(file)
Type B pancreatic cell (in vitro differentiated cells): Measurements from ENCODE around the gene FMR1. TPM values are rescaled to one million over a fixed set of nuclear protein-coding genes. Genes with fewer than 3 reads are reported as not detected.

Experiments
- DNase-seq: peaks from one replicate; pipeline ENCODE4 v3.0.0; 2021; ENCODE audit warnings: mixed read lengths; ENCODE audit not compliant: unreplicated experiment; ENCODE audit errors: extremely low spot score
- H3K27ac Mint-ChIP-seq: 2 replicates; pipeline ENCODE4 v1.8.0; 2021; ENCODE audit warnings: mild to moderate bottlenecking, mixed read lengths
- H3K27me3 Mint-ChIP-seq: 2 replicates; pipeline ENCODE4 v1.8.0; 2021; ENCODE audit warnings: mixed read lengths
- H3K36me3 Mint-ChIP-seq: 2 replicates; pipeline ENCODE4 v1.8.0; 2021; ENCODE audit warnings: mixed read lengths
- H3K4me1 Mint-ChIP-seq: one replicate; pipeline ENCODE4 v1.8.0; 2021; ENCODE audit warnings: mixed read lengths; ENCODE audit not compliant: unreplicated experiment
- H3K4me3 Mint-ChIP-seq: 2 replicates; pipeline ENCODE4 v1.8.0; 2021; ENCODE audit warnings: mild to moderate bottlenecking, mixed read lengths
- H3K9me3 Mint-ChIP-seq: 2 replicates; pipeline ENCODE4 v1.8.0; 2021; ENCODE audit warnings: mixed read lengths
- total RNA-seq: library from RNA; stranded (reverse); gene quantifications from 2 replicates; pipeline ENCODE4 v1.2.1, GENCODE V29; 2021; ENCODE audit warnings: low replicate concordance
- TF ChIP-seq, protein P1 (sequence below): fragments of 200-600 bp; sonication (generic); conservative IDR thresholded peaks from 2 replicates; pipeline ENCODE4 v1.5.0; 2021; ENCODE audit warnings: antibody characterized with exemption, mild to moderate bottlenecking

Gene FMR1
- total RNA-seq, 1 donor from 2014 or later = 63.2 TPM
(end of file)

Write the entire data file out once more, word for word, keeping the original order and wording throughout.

Type B pancreatic cell (in vitro differentiated cells): Measurements from ENCODE around the gene FMR1. TPM values are rescaled to one million over a fixed set of nuclear protein-coding genes. Genes with fewer than 3 reads are reported as not detected.

Experiments
- DNase-seq: peaks from one replicate; pipeline ENCODE4 v3.0.0; 2021; ENCODE audit warnings: mixed read lengths; ENCODE audit not compliant: unreplicated experiment; ENCODE audit errors: extremely low spot score
- H3K27ac Mint-ChIP-seq: 2 replicates; pipeline ENCODE4 v1.8.0; 2021; ENCODE audit warnings: mild to moderate bottlenecking, mixed read lengths
- H3K27me3 Mint-ChIP-seq: 2 replicates; pipeline ENCODE4 v1.8.0; 2021; ENCODE audit warnings: mixed read lengths
- H3K36me3 Mint-ChIP-seq: 2 replicates; pipeline ENCODE4 v1.8.0; 2021; ENCODE audit warnings: mixed read lengths
- H3K4me1 Mint-ChIP-seq: one replicate; pipeline ENCODE4 v1.8.0; 2021; ENCODE audit warnings: mixed read lengths; ENCODE audit not compliant: unreplicated experiment
- H3K4me3 Mint-ChIP-seq: 2 replicates; pipeline ENCODE4 v1.8.0; 2021; ENCODE audit warnings: mild to moderate bottlenecking, mixed read lengths
- H3K9me3 Mint-ChIP-seq: 2 replicates; pipeline ENCODE4 v1.8.0; 2021; ENCODE audit warnings: mixed read lengths
- total RNA-seq: library from RNA; stranded (reverse); gene quantifications from 2 replicates; pipeline ENCODE4 v1.2.1, GENCODE V29; 2021; ENCODE audit warnings: low replicate concordance
- TF ChIP-seq, protein P1 (sequence below): fragments of 200-600 bp; sonication (generic); conservative IDR thresholded peaks from 2 replicates; pipeline ENCODE4 v1.5.0; 2021; ENCODE audit warnings: antibody characterized with exemption, mild to moderate bottlenecking

Gene FMR1
- total RNA-seq, 1 donor from 2014 or later = 63.2 TPM